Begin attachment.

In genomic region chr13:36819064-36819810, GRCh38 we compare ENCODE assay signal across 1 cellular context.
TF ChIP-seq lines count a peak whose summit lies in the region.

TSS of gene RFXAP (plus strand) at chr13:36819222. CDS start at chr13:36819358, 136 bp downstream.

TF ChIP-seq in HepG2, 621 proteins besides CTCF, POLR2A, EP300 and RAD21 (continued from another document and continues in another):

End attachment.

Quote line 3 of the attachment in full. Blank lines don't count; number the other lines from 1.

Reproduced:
TSS of gene RFXAP (plus strand) at chr13:36819222. CDS start at chr13:36819358, 136 bp downstream.